The last memory is actually from last night, after she had died. You see, my grandfather and her only husband pre-deceased her by about fifteen years. I’ve had numerous dream contacts with him, one of which has been verified with previously unknown real world information. So that is one of my very few clear comms channels.
Except it has been years since I have “dreamed” about him (in that magicy way. You all know what I mean.) And last night there he was. Telling me that he and nan are going away and that it has been a while since they have gone somewhere together. Then they were sitting next to each other on an airplane and holding hands.
2. Remember your physics
Entanglement means spatial distance can suck it.
3. Remember your metaphysics
It’s not like they’re in a physical location anyway. Do you think moving your body somewhere else on the face of the earth makes any difference? Are you waiting for them to get somewhere with cell coverage?
Funerals are for the living. If you want to talk to the dead you can do that anywhere.
4. Mark the event anyway
If funerals are for the living then presumably that includes you. Just because you can’t be at the funeral doesn’t mean you can’t formally pay your respects.
Why else do all this magic stuff?
5. Incorporate part of the deceased’s tradition
My grandmother was pretty churchy and I walk right past one of the grandest churches in all of Christendom every day on my way to work. (Extra points: The site used to be a temple dedicated to Diana. Go London!)
Synchronicitously (new word alert), the famous “death is nothing at all” sermon was first read out by Henry Holland in the very same church a little more than a hundred years ago:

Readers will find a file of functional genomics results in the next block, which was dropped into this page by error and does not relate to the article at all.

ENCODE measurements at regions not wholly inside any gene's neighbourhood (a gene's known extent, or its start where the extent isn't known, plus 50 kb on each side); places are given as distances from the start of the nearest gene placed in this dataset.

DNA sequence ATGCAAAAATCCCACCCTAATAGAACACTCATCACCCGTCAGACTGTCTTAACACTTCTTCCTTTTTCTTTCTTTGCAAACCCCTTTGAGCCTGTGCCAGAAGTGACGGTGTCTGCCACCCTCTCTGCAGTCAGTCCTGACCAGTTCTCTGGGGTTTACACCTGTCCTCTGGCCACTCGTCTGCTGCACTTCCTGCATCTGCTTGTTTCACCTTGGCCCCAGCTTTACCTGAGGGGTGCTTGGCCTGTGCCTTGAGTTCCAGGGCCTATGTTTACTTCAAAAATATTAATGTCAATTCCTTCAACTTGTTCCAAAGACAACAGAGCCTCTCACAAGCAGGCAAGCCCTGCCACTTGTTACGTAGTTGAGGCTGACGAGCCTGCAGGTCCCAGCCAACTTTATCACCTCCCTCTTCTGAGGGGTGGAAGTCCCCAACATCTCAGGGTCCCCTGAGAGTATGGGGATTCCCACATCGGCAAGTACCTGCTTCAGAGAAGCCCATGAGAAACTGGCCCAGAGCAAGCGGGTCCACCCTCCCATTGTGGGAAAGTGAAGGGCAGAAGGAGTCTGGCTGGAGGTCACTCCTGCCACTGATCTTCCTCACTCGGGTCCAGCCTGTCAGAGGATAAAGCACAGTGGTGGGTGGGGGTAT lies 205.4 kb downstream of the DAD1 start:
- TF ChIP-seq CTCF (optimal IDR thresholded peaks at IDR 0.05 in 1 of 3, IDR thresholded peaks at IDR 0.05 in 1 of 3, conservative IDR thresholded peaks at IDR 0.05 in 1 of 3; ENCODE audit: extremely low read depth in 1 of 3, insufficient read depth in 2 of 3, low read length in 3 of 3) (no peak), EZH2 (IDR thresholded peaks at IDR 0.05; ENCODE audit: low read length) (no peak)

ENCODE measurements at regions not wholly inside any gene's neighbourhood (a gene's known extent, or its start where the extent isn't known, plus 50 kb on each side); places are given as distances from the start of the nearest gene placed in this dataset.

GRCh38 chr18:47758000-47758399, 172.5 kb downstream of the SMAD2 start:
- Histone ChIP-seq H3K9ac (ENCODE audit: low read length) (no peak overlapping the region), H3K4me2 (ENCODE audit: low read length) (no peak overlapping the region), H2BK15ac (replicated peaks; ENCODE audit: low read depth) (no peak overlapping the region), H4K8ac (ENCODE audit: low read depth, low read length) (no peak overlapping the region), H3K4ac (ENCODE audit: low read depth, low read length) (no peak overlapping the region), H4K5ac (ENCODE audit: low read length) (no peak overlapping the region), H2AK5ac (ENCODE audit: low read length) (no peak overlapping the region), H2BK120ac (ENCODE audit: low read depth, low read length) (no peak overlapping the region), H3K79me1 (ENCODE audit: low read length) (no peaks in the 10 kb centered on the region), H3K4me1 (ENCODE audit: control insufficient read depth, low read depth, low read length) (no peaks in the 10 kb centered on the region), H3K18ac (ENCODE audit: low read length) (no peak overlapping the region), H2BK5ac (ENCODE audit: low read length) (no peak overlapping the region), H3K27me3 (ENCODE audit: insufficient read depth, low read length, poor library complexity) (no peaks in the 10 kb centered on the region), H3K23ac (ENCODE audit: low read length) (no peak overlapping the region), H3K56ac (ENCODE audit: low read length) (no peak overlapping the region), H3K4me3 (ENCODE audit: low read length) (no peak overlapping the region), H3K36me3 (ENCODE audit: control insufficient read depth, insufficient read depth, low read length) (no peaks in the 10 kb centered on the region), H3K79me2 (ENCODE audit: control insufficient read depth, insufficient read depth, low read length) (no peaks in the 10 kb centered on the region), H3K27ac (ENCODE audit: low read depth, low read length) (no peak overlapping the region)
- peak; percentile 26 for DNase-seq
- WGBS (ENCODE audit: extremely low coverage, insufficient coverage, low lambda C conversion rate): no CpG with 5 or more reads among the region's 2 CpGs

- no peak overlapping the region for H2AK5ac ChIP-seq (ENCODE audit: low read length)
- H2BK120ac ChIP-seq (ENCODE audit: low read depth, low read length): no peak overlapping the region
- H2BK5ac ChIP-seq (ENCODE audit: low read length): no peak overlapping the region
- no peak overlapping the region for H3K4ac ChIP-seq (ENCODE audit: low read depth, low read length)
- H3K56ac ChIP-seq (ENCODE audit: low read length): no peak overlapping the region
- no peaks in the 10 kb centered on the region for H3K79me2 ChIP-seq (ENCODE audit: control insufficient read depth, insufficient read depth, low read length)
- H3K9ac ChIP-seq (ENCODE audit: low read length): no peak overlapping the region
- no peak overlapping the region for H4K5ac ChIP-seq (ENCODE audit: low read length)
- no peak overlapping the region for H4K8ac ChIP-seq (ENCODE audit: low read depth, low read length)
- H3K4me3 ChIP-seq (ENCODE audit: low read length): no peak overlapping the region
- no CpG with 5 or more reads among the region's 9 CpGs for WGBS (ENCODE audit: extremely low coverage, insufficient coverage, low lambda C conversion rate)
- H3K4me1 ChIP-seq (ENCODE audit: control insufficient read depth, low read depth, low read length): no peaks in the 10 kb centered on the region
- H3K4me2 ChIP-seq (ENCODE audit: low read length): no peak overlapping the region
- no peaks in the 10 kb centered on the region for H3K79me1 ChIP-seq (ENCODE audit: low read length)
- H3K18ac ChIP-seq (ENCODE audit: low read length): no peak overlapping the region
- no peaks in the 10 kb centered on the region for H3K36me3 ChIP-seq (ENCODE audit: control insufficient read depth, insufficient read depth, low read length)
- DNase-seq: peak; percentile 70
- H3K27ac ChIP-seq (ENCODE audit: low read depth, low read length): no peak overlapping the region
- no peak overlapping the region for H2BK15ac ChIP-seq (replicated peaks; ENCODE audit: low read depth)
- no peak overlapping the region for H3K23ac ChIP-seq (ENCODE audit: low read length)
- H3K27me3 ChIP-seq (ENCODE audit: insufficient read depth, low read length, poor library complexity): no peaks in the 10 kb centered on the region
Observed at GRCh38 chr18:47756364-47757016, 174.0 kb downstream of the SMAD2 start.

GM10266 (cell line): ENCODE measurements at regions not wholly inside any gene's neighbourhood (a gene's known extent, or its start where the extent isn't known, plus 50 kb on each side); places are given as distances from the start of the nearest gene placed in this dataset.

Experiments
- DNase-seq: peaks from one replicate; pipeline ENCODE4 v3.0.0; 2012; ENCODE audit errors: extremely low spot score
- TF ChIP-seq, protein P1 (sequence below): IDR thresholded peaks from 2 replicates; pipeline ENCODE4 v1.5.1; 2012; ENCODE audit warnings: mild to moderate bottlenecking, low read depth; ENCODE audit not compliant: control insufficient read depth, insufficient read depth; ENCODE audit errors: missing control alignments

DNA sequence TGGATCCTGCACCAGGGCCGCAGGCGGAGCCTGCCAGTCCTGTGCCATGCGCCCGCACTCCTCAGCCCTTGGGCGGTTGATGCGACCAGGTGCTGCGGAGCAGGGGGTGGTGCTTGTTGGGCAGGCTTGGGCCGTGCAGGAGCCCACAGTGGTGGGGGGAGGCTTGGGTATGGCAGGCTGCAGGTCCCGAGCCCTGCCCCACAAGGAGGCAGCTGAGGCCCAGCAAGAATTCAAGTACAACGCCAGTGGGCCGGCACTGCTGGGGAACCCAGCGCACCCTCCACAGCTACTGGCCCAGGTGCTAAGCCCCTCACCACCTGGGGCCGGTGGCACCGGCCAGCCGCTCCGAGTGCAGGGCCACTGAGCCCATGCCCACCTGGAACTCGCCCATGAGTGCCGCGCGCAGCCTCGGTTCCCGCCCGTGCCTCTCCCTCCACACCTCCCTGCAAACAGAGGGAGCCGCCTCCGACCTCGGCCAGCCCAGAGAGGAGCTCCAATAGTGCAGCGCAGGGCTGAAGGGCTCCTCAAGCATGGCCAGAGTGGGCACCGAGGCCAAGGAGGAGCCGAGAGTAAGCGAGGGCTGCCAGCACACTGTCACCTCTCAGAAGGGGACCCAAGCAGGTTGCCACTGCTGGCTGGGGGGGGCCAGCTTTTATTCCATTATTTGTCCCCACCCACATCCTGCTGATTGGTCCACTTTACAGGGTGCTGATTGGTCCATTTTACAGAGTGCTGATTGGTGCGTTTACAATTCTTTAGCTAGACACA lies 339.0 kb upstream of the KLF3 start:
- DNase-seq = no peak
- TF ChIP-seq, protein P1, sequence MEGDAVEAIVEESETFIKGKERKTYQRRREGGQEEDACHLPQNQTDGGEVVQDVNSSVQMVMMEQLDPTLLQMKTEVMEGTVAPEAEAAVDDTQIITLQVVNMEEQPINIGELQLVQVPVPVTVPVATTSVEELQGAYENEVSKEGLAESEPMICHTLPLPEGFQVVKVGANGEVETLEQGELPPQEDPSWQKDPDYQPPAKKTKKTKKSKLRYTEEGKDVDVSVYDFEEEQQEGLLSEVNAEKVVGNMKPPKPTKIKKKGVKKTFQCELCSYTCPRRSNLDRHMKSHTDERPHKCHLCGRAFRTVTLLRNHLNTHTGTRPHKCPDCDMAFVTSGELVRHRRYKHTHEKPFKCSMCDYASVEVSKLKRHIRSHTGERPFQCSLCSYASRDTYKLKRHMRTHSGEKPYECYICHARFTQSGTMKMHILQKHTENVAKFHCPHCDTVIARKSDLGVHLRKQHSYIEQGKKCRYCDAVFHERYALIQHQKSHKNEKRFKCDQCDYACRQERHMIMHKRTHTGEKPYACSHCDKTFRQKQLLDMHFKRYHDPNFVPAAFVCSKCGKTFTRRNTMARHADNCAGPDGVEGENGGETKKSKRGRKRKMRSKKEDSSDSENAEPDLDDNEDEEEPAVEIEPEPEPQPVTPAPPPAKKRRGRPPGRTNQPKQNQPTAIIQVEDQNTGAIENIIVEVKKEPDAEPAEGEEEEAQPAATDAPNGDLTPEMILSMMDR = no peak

Death is nothing at all. It does not count. I have only slipped away into the next room. Nothing has happened. Everything remains exactly as it was. I am I, and you are you, and the old life that we lived so fondly together is untouched, unchanged. Whatever we were to each other, that we are still. Call me by the old familiar name. Speak of me in the easy way which you always used. Put no difference into your tone. Wear no forced air of solemnity or sorrow. Laugh as we always laughed at the little jokes that we enjoyed together. Play, smile, think of me, pray for me. Let my name be ever the household word that it always was. Let it be spoken without an effort, without the ghost of a shadow upon it. Life means all that it ever meant. It is the same as it ever was. There is absolute and unbroken continuity. What is this death but a negligible accident? Why should I be out of mind because I am out of sight? I am but waiting for you, for an interval, somewhere very near, just round the corner. All is well. Nothing is hurt; nothing is lost. One brief moment and all will be as it was before. How we shall laugh at the trouble of parting when we meet again!
This idea comforts me a lot because I know she would/will really appreciate someone saying the Prayer For The Recently Departed in St Paul’s Cathedral. She absolutely adored London.
the soul of Thy servant Joyce,
from every bond of sin,
that being raised in the glory of the resurrection,
she may be refreshed among the Saints and Elect.
Through Christ our Lord.
You are of course all invited to play along at home via the old school and now little-used Catholic Prayer of Eternal Rest:
Eternal rest grant unto her, O Lord, and let perpetual light shine upon her. May the soul of the faithful departed, through the mercy of God, rest in peace. Amen.
Journey well, nan.
See you in a bit.